And there's no questioning that these immigrants are willing to do the jobs that we are unwilling to do. Our neighbor Georgia's government determined that 11,000 agricultural jobs went unfilled this year due to similar laws going into effect there. They couldn't even get more than a handful of the thousands of unemployed convicts who were required to work as a condition of parole to take the jobs. Crops rotted, and are still rotting in the fields. Similar labor shortages are already being reported in Alabama in agriculture and construction. In response, proponents of HB 56 assure us that things will eventually balance out and return to normal. Tell that to the small farmers to whom one or two lost harvests means the end of their business. They already can't compete with industrial agriculture from out of state and overseas, this blow could mean the end for many small farms. And all this is coming at a time when Alabama's farmers were enjoying a rebirth of interest and support by the local market with new farmer's markets springing up all over the state.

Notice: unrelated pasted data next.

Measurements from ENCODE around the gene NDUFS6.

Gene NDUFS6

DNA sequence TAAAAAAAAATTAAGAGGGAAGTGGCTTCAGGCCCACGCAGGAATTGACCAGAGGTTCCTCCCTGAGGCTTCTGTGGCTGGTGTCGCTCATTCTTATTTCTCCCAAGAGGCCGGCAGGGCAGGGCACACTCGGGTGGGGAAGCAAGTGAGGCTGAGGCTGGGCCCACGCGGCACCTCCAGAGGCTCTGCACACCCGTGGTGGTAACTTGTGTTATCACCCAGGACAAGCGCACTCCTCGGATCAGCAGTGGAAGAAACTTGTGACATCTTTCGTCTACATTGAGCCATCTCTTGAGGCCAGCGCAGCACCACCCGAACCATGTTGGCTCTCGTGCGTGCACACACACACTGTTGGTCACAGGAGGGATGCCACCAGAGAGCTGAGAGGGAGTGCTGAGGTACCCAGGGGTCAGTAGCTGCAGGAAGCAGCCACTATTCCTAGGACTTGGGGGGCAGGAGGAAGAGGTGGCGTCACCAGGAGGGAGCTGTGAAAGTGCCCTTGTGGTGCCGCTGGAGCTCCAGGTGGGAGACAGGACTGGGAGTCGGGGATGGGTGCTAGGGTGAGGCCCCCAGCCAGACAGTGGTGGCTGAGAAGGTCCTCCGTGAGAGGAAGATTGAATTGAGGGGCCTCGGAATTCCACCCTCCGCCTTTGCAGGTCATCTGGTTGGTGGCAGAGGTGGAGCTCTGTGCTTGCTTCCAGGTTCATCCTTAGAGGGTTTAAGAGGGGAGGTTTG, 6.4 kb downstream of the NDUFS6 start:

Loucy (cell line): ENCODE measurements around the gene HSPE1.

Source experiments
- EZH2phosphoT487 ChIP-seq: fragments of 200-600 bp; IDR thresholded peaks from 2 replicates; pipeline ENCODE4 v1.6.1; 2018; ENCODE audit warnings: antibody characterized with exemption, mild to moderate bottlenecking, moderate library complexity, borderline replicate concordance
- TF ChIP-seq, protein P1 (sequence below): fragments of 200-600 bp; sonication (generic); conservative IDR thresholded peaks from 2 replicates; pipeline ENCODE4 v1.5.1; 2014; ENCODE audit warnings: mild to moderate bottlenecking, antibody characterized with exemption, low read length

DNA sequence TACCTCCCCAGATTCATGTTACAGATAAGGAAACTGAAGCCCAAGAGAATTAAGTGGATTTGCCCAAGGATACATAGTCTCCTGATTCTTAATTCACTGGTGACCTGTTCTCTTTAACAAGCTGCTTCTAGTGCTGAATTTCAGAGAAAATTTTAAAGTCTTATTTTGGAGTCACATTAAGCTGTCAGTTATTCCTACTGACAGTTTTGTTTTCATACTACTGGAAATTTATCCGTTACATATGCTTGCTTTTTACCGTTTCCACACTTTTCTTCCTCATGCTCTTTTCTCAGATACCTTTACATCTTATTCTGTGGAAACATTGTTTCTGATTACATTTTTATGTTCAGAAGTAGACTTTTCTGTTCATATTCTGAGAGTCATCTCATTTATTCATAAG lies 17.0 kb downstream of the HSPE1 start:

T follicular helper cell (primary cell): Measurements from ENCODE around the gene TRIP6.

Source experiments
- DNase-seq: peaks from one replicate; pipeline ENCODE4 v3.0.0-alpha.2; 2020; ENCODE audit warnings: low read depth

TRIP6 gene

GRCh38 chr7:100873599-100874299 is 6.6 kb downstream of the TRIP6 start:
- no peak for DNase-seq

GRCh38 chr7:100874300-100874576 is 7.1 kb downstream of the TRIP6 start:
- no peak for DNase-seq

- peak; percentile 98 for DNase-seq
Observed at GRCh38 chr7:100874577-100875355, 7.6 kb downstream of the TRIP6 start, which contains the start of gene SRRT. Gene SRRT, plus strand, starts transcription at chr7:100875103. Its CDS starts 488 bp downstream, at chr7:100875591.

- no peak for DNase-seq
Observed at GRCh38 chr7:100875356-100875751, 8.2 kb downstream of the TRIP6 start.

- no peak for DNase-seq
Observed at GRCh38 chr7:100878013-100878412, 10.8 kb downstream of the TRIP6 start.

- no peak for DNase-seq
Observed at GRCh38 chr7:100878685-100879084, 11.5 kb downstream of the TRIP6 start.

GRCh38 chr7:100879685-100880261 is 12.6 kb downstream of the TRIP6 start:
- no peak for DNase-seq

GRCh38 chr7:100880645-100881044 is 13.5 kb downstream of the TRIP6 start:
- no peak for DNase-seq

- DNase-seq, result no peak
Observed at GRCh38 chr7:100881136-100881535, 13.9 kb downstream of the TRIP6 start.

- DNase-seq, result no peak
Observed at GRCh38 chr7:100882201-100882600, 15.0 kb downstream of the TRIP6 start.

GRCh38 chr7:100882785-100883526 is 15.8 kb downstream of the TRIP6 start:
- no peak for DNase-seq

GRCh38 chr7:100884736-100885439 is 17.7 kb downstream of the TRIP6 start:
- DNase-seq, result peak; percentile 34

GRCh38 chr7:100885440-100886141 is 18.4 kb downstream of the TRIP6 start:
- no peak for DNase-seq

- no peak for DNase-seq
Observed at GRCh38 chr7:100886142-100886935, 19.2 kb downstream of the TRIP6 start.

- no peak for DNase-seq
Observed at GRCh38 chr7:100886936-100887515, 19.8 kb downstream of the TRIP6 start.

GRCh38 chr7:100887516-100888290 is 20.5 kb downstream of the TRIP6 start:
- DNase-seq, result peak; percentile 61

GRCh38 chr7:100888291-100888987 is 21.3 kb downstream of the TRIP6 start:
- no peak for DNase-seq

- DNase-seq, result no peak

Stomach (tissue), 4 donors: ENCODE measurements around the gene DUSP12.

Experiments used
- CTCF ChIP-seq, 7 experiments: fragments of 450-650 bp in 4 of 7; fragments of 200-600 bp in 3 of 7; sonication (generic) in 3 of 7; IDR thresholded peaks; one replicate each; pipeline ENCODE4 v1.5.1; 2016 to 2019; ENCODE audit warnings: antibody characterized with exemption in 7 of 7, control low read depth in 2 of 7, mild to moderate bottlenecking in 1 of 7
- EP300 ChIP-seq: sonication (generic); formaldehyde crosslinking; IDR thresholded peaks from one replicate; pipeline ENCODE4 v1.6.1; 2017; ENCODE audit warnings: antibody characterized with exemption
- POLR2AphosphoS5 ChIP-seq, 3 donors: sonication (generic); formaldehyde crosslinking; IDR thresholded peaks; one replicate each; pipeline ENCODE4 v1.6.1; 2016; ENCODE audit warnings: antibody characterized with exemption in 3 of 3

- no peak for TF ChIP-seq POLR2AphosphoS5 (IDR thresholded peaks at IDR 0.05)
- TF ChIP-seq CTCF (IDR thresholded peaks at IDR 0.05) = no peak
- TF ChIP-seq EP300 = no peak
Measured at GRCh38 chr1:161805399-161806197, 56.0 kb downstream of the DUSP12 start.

They're leeching our prosperity!

Not according to a 2009 trade policy analysis by Peter B. Dixon and Maureen T. Rimmer of the very libertarian CATO Institute. It's en vogue for conservatives today to style themselves free-market libertarians, bur that's only when it doesn't offend their xenophobic sensibilities. The study found that tightening up the borders to restrict the immigration of undocumented low-skilled laborers and increasing enforcement within the borders would lead to a loss of $80 billion in US household wealth. In contrast, allowing even more low-skilled workers and legalizing all of them would increase American household wealth by $180 billion. Both of these figures were arrived at after subtracting all of the public expenditures they incur.

If you want to talk about leeching off of the prosperity of others, let's talk about the citizens of Alabama, who receive far more Federal funds than they pay into the system. Alabama is undeniably a welfare state, taking wealth out of prosperous states and giving very little in return (we suppose American Idol finalists have to count for something). According to a study by the non-partisan Tax Foundation, Alabama received $1.66 for every dollar of Federal tax paid in 2005. In contrast, New York received 79 cents back.